8: God Is Everywhere: A pastor was trying to explain to a little Sunday school child that God is calling people everywhere in the world to believe in him. “God is much bigger than we imagine him to be and God can use all of us in lots of different ways to do his work everywhere,” the pastor said. “God is everywhere!” “Everywhere?” asked the little boy. “Everywhere!” said the pastor. The boy went home and told his mother, “God is everywhere! The pastor said so.” “Yes, I know,” said the mother. “You mean He is even in the cupboard?” “Yes,” said the mother. “In the refrigerator — even when we close the door and the light goes out?” “Yes,” said the mother. “Even in the sugar bowl?” the lad asked as he took the lid off. “Yes,” said the mother, “even in the sugar bowl.” The boy slammed down the lid and said, “Now I’ve got Him.”

9: Lutheran satire about St. Patrick’s bad analogies (Funny You Tube joke):

27 Additional anecdotes:

1) The world’s biggest mysteries scientists still can’t solve: Ghost ships, alien contact, and technology-built thousands of years before their time still remain mysteries, unexplained by modern science. Ten such mysteries are the 1) Baghdad, or Parthian, Battery, date ca. 2000 years ago, capable of generating electric charge. 2) Terrifying SOS message about the death of all crew members from a from a Dutch freighter, the SS Ourang Medan. 3) The Dancing Plague of 1518 which made 400 women hysterically dance themselves to death. 3) Man, with no identity: A man who would soon adopt the name Benjaman Kyle woke up in 2004 outside of a Burger King in Georgia without any clothes, any ID, or any memories. 4) The WOW! Signal received by Jerry Ehman, a volunteer for SETI, the Search for Extraterrestrial Intelligence from within the Sagittarius constellation near a star called Tau Sagittarii, 120 light years away. 5) The Voynich Manuscript: The writing is composed of over 170,000 characters written in patterns that resemble natural language. The sections appear to describe different topics of herbal, astronomical, biological, cosmological, and pharmaceutical nature. 6) Oak Island Money Pit: Oak Island is the home of what is informally known as the “Money Pit,” of Nova Scotia in eastern Canada. It is an incredibly deep hole of incredibly elaborate construction discovered in 1795. 7) The Antikythera mechanism is an incredibly intricate analogue computer found in a shipwreck near Greece in the year 1900. The device was used to determine the positions of celestial bodies using a mind-bogglingly complex series of bronze gears. 8) “Sea Peoples” — a technologically inferior, unaffiliated group of seafaring warriors who raided the lands and are often credited with the collapse of once-great civilizations in the Aegean and eastern Mediterranean regions. 9) Turkey’s Göbekli Tepe is composed of more than 200 pillars, up to 20 feet in height and weighing up to 20 tonnes, arranged in roughly 20 circles, built more than 13,000 years ago, predating Stonehenge by more than 8,000 years. 10) The Confederate Treasury. The year was 1865, and the American Civil War was drawing to a close. As the Union army marched the final path to victory, the Confederate Secretary of the Treasury George Trenholm made one last effort to preserve the South’s assets by liquefying all gold and silver and burying them in untraceable places along with jewels. ( But these are no mysteries in comparison with the mystery of the Holy Trinity. (Fr. Tony ( 2020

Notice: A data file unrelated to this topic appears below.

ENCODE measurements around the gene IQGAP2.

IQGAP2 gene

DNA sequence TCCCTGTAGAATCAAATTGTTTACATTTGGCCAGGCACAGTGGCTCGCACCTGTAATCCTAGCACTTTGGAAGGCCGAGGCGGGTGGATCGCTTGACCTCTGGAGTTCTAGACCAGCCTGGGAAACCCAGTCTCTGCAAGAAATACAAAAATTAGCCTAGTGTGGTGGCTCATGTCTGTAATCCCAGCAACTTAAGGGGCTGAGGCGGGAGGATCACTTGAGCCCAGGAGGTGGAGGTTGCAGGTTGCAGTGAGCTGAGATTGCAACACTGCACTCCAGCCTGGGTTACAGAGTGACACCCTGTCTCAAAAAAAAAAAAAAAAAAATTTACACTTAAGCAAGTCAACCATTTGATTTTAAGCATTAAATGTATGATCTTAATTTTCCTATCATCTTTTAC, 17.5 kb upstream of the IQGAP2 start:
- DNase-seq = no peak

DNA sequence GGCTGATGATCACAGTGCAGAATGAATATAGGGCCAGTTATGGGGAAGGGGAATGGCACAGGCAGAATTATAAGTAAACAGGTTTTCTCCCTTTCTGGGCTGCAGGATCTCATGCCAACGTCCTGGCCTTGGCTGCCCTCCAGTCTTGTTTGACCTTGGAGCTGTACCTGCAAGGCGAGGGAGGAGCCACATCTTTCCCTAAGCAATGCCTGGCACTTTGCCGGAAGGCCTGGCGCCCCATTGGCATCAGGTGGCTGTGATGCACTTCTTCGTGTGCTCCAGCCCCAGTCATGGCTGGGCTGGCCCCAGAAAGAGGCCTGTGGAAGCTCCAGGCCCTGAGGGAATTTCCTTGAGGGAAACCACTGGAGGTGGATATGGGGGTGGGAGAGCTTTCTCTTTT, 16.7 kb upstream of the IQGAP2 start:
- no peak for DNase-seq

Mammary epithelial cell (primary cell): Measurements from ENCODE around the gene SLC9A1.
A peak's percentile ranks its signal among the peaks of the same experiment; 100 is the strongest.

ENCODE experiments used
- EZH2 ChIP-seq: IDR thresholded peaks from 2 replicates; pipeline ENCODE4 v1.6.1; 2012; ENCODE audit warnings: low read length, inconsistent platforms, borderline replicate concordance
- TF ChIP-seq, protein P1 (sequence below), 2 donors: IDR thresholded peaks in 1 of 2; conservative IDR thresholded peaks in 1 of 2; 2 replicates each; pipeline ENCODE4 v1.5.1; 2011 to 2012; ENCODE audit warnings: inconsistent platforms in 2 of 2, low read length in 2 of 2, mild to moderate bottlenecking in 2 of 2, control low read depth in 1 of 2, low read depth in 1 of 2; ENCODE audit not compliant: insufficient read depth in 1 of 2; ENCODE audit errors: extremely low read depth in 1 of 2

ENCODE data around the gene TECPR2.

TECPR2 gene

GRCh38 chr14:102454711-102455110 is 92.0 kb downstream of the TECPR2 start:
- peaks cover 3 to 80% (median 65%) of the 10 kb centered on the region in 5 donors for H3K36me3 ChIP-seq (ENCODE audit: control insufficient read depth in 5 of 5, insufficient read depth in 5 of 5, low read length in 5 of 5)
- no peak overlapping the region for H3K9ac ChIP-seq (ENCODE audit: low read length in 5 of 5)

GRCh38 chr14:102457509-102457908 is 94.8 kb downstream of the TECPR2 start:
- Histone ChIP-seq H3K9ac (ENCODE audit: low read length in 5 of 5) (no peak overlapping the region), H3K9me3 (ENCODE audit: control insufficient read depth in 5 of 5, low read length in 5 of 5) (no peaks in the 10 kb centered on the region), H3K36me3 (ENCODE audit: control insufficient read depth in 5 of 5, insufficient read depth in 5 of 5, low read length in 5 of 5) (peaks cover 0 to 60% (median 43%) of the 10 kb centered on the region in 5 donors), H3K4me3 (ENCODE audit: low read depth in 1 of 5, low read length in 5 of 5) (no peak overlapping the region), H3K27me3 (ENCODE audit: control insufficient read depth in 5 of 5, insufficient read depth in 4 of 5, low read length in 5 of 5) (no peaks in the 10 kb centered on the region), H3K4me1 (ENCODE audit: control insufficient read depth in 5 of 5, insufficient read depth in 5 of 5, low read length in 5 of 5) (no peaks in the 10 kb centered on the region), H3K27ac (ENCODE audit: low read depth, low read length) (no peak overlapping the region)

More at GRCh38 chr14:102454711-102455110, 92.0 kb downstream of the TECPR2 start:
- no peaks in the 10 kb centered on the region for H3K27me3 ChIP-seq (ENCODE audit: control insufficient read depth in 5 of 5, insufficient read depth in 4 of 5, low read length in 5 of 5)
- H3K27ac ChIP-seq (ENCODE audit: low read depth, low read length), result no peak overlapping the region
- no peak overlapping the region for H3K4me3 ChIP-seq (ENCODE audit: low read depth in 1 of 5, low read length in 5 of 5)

2) Human mystery confronting divine mystery: The story is told that Franklin D. Roosevelt and one of his close friends, Bernard Baruch, talked late into the night one evening at the White House. At last, President Roosevelt suggested that they go out into the Rose Garden and look at the stars before going to bed. They went out and looked into the sky for several minutes, peering at a nebula with thousands of stars. Then the President said, “All right, I think we feel small enough now to go in and go to sleep.” The wonder of the power and wisdom of God puts things in perspective for us humans. Creation was not an accident, but the result of a Divine Plan; planets, stars, plants, birds, fish, and animals were all created by God. And the climax of God’s creation was humanity. (Fr. Kayala). (Fr. Tony ( 2020